Walking through vineyards, tasting, talking with winemakers about landscapes, family and grape varieties. Going to a party organised in the middle of a vineyard. Taking delight in special food and wine pairings especially designed by the local chefs. Anywhere you’d be around Spain, you’d be surprised of how many enotouristic options you’ve got, especially as each and every region has its own traditions, its famous local bodegas, its own specialties and stories to share. Among them, some of the most famous are:
Penedès, in Catalonia
The influence of the sun and the Mediterranean sea make the Penedès a privileged territory for winemaking. In this environment, enjoying the sun in the vineyards, walking through the villages and towns and discovering the great wines of their cellars is a great experience. The Penedès region, located just 30 minutes from Barcelona and Tarragona, blessed with wonderful beaches and protected by mountains in the interior, has a remarkable landscape characterised by endless vineyards dotted with country houses, unique historical sites and a host of wineries that have made the Penedès region internationally famous.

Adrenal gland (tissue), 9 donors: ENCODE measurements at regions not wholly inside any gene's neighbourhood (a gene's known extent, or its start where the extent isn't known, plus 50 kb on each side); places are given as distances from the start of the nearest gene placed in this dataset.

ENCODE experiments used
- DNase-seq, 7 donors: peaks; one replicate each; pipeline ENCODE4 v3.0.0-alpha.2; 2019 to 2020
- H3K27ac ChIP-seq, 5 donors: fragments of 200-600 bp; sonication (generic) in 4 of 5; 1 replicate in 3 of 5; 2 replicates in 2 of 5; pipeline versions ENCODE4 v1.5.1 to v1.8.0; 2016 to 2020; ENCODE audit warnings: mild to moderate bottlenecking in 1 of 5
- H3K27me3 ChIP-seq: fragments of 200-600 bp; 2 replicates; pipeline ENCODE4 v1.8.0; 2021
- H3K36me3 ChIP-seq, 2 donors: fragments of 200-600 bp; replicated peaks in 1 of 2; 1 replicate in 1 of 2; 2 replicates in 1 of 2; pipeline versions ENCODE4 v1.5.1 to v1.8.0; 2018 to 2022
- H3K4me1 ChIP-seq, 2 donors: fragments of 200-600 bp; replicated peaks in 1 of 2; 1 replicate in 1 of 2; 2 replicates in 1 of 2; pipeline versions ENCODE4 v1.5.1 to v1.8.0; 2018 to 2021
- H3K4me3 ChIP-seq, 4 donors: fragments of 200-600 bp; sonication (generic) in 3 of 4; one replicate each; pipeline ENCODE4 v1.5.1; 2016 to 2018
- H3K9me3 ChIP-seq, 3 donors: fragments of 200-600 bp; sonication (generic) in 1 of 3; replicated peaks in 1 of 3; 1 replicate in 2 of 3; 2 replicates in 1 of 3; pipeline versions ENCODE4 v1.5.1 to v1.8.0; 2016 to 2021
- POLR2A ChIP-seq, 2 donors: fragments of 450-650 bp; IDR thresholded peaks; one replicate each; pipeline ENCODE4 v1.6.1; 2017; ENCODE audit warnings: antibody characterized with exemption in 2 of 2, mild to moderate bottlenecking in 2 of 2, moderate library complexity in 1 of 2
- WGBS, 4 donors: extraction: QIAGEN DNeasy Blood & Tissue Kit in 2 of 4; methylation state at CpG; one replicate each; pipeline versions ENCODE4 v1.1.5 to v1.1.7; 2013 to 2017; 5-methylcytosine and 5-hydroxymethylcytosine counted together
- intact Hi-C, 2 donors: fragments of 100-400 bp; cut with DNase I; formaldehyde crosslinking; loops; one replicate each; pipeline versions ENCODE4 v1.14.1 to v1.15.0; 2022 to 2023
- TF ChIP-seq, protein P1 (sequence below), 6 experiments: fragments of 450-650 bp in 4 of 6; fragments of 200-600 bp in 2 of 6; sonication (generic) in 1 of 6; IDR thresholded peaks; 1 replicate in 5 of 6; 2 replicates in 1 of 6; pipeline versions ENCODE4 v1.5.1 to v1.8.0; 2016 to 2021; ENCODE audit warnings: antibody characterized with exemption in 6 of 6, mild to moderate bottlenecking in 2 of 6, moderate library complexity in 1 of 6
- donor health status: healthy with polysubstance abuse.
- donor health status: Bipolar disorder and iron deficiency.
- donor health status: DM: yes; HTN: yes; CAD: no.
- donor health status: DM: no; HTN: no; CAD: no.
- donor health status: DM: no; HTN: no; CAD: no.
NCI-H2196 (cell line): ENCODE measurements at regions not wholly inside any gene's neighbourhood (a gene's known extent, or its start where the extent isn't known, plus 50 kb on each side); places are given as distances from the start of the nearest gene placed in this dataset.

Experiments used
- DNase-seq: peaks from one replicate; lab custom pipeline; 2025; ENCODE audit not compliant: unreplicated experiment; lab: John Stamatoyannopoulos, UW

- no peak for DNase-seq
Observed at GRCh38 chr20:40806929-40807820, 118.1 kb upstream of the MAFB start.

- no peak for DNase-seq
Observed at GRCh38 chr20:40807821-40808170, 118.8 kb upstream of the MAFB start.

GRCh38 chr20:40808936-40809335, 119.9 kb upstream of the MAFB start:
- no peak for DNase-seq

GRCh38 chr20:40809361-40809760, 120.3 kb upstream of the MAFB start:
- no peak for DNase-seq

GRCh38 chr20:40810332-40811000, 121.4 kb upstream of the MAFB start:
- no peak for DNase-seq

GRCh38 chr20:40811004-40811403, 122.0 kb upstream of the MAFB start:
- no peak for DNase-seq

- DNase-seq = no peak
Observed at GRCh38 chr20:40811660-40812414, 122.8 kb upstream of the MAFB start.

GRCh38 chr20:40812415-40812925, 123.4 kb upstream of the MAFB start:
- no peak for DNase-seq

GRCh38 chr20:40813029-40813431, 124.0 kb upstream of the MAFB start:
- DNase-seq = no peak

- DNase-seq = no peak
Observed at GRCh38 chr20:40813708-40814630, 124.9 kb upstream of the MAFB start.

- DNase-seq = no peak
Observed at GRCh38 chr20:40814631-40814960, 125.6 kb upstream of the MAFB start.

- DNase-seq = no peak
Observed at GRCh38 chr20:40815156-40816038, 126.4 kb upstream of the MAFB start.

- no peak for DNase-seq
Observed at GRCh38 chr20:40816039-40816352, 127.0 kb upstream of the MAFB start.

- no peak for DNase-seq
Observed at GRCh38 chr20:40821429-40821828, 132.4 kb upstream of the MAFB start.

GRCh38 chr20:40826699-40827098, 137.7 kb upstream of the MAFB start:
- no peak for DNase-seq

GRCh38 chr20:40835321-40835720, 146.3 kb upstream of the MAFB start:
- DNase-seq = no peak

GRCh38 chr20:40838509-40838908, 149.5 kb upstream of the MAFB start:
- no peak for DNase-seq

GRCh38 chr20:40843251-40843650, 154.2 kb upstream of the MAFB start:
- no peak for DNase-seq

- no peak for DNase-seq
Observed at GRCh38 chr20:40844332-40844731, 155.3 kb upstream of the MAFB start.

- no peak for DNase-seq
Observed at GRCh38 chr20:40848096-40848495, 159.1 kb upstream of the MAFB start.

This weekend you can enjoy a guided tour to Wines and Cavas Cuscó Berga cellar, on May the 19th, or fly over the region in a hot air balloon, or go to a spring party in the vineyards, on Sunday May the 20th. Click here for more details about the weekend.
Rioja Alta, in La Rioja
Rioja Alta is one of the most resolutely traditional bodegas of the renowned region of Rioja in Spain. It was founded in 1890 by a consortium of five Riojan and Basque families, and now commands an impressive vineyard portfolio of over 700 ha. They are also experts in wine tourism, offering unique experiences in matters of tastings, food and wine pairings, tours and events.
Rioja Alta organise tours on daily basis. Click here for more details on how to organise your trip.
Gonzalez Byass, in Andalucía
The Jerez Region provides a never-ending variety of wine-related tourist activities; a myriad of ways to experience the rich wine-culture of Jerez. It is well worth taking a visit to one of Jerez’s many sherry bodegas such as the renowned Gonzalez Byass. You can see how, and where, the five different types of the famous fortified wine are made, usually in huge cathedral-like buildings lined with barrels, including the all-important blending, even the making of the barrels, and then taste them for yourself.
To learn more about the Jerez route, click here for more details on how to organise your trip.
Cover photo: wine fields in La Rioja, near Haro. Design by Bearphotos/Freepik